2. Analytics tracking
    3. Location data
    4. Third party sharing
    5. Social networks
    6. Children’s privacy
    7. Data profiling and brokers
    8. Surveillance and “safety” tech
    9. IoT/connected devices
    10. State surveillance

There’s plenty more where that came from, but that’s as good a start as any.

It’s very important to note that none of the hypothetical curricular materials could be academic papers or legal briefings. Expecting trainee developers to start their education by jumping straight into dense Ph.D research, or the full legal texts of some of the most complex regulations ever enacted, is a form of credentialist gatekeeping which has pushed countless web professionals away from any further interest in privacy at the exact moment when they could have been drawn in. Privacy needs some shock therapy as much as it needs democratisation down to a developer level.

To the current students out there, let me say this: you’re going to be an amazing software engineer and there is a bright future ahead of you. Creating a more user-centric, privacy-friendly web is the key to that. So speak up and make some noise about the topics I’ve listed above, because the future of the open web, and the people you will spend your careers building sofware for, is counting on it. If you’re looking for links and resources on any of the topics I’ve shared above to study on your own time, just get in touch (my contact details are in the + above) and I’ll be happy to help.

And whether you receive your privacy training in a formal educational setting or through some random Scottish wonk’s blog, remember this: don’t put work into the world which could diminish your future, or the future of anyone whose lives could be negatively impacted by your work, through processes which treat privacy as an obstructive legal compliance obligation rather than the most important thing you may ever do.

Oh, and by the way. Everything I’ve said above? It applies to web accessibility too. But that’s a blog post for another day and another voice.

Expect better, demand more, and lead the way.

If you have gone through a professional development program – whether that’s an undergraduate degree, a code academy, or anything in between – then there’s a 95% chance that what I’ve written above is completely new. You didn’t receive any of this information in your formal studies, and you didn’t receive any of this in your on-the-job training or in your workplace. So you may be feeling a little bit confused, a little bit overwhelmed, or even a little bit angry.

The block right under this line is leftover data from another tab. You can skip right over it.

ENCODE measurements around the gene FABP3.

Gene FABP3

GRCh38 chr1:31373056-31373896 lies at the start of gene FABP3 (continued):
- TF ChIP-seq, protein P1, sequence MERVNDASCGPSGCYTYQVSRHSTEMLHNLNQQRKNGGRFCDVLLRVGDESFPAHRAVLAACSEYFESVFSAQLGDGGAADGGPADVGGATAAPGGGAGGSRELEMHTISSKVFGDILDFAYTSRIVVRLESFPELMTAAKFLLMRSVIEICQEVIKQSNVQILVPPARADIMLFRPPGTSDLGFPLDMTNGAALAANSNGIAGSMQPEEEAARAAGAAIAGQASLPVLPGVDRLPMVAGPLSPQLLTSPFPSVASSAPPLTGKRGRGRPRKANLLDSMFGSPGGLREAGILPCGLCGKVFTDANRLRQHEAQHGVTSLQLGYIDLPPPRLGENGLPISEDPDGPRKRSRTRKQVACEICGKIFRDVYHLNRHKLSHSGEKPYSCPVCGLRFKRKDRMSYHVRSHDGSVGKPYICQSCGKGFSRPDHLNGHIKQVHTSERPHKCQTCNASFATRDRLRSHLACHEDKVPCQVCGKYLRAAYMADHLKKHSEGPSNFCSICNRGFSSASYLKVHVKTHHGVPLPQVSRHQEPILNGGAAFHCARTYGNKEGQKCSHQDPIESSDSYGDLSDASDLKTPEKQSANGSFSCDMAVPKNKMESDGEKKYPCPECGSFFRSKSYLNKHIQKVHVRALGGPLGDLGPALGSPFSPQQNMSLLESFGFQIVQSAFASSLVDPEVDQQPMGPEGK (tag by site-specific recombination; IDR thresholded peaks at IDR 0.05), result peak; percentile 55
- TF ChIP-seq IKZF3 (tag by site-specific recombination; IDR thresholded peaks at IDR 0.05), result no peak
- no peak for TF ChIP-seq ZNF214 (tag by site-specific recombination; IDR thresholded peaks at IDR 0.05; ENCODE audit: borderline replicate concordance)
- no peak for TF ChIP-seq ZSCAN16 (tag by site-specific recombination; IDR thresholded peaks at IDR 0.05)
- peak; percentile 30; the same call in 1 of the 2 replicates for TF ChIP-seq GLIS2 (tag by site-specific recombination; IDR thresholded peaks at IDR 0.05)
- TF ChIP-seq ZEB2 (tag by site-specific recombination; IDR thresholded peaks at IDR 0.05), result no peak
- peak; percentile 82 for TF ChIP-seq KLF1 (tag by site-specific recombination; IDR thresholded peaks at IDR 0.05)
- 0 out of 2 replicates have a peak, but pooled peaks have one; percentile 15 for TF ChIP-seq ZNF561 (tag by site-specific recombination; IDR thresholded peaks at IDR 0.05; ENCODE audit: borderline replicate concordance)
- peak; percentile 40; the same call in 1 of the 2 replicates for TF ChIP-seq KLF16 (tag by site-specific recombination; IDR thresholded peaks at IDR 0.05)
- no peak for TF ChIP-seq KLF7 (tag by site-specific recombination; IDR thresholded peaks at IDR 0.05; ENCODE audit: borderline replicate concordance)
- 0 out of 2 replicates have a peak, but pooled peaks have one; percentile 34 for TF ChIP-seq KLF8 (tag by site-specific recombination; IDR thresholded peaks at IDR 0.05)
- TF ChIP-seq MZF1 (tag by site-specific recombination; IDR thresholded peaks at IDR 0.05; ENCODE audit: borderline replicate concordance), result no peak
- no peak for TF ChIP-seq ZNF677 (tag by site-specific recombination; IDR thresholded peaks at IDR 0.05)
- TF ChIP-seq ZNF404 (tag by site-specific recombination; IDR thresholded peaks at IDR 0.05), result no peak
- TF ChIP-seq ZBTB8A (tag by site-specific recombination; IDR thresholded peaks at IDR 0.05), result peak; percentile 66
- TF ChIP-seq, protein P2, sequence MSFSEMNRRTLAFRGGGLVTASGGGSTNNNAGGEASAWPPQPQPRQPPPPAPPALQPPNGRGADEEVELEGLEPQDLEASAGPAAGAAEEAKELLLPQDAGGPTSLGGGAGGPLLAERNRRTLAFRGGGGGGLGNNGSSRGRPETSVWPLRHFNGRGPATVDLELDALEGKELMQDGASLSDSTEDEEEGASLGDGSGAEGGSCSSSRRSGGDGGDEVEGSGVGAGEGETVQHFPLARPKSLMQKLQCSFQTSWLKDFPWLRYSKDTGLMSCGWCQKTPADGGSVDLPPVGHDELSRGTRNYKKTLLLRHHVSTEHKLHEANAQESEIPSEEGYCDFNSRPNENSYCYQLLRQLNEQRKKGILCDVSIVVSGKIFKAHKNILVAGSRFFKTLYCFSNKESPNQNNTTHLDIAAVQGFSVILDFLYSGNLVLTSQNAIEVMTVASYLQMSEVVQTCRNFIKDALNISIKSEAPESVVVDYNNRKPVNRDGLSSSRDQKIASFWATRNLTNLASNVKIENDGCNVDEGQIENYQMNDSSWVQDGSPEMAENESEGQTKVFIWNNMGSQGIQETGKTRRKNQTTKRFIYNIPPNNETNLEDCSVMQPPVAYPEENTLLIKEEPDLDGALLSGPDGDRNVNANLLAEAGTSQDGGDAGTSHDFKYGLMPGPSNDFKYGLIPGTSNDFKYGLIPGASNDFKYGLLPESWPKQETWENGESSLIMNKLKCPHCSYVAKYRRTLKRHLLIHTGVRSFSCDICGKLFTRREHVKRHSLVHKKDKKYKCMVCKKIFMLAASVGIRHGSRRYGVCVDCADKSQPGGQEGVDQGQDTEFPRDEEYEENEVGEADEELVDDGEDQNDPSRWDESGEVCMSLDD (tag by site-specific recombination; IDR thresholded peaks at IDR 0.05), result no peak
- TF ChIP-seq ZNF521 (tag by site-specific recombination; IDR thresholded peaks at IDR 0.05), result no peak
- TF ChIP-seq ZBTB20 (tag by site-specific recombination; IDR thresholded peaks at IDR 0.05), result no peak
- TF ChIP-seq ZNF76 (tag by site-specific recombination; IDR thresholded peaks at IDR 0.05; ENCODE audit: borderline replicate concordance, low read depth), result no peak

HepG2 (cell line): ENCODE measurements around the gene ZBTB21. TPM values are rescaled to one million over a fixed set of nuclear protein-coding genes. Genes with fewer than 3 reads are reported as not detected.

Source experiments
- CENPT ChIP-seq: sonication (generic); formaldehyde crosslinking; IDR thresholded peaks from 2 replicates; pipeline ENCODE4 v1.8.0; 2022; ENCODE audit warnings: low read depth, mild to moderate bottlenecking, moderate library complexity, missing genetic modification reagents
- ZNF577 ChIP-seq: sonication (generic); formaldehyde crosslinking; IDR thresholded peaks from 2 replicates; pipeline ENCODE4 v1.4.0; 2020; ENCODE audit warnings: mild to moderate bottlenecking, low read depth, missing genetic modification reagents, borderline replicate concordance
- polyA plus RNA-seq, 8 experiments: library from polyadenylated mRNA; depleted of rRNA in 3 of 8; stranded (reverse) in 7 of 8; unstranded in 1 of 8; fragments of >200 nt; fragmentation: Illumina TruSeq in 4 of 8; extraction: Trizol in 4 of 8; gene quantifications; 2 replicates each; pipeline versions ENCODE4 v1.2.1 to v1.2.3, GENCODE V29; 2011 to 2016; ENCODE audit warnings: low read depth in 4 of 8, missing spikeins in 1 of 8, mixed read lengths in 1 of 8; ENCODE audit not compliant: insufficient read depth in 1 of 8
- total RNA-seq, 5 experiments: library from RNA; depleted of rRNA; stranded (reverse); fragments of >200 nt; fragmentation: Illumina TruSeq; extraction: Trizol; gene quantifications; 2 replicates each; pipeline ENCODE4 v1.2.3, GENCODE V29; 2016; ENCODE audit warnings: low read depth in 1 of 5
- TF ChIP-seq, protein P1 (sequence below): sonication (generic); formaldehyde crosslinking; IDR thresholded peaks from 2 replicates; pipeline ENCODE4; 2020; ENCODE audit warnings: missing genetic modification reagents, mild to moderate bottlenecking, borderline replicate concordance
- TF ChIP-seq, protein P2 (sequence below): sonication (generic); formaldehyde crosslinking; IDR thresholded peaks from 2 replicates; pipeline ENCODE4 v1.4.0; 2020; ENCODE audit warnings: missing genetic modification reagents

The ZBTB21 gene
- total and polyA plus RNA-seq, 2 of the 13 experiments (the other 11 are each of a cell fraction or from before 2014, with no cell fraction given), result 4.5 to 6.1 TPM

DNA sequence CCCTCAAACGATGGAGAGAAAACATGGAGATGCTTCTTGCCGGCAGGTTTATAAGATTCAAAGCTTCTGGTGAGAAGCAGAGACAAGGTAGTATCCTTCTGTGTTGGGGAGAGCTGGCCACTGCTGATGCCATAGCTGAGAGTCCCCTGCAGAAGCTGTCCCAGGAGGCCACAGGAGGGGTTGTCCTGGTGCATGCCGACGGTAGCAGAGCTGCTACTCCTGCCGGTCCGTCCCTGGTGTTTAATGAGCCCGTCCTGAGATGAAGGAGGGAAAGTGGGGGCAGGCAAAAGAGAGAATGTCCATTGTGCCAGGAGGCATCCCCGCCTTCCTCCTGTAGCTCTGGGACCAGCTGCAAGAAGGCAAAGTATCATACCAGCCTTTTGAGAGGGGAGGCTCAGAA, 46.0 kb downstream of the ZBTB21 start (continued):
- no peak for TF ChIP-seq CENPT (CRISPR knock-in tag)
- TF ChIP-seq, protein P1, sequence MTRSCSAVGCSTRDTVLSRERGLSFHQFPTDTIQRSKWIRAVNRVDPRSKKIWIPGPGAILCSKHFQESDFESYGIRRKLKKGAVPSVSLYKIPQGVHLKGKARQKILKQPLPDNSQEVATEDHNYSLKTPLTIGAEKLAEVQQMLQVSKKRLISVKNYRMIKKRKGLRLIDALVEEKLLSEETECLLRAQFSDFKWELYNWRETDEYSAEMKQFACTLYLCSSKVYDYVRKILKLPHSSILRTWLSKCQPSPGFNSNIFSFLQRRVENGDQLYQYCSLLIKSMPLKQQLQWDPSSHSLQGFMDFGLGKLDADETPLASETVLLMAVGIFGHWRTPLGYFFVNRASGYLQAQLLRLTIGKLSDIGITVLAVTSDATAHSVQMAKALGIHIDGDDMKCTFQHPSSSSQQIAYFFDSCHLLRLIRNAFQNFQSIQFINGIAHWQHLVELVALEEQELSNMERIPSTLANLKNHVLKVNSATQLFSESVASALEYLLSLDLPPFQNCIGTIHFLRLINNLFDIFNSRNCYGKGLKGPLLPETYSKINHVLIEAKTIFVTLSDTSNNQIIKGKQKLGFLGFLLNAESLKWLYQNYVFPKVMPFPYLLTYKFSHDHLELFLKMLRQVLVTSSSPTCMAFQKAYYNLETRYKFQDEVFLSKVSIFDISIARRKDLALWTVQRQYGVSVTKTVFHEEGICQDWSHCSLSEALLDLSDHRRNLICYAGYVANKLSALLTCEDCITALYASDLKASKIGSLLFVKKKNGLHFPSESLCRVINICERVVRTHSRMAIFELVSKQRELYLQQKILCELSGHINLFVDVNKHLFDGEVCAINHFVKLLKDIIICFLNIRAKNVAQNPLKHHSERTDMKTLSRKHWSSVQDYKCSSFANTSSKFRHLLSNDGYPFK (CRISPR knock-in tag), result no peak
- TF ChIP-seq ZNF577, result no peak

It’s important to understand that, to borrow Michael Kiwanuka’s gorgeous words, you ain’t the problem. Curricular training about privacy, as a theoretical, legal, and practical concept, is absent and nonexistent, and for the most part, universities, colleges, and code academies don’t teach it at all. That would be bad enough. But what’s worse is that every day, developers are being slagged off by professionals – in law, academia, politics, and even in data protection – who brand them stupid, selfish, lazy, and even criminally complicit because they do not know the chapter and verse of a subject which they were never taught.

That’s wrong. It’s completely wrong. But it’s down to you to demand better for the future developers who will come after you, and who will soon work on the teams that you lead.

We need to make clear to educational institutions that the curricular information I’ve described above should be part and parcel of developers’ formal training from day one. Privacy, as a core software engineering concept, should not be an optional module, it should not be a lunchtime seminar from a guest speaker, it should not be the preserve of postgraduate law courses for law professionals, and it should not be piled in with subjective concepts such as ethics and trolley problems.

As far as I’m concerned – and I am getting more hardcore about this with every year that passes – if educational institutions are sending newly minted developers into the world without a theoretical, legal, and practical grounding in developing for privacy, then those institutions have failed them badly. To use a tired metaphor I have invoked before: no school would send architects into the world who didn’t know a thing about building codes. So why are schools sending developers into the world with massive gaps in their foundational knowledge? Because when it comes to privacy, those gaps will become our societies’ obligations to fix.

We’ve got enough problems as is. We can’t change the past, so let’s do what we can to change the future.

Further reading

The Author

I’m a UK tech policy wonk based in Glasgow. I work for an open web built around international standards of human rights, privacy, accessibility, and freedom of expression. The content and opinions on this site are mine alone and do not reflect the opinions of any current or previous team.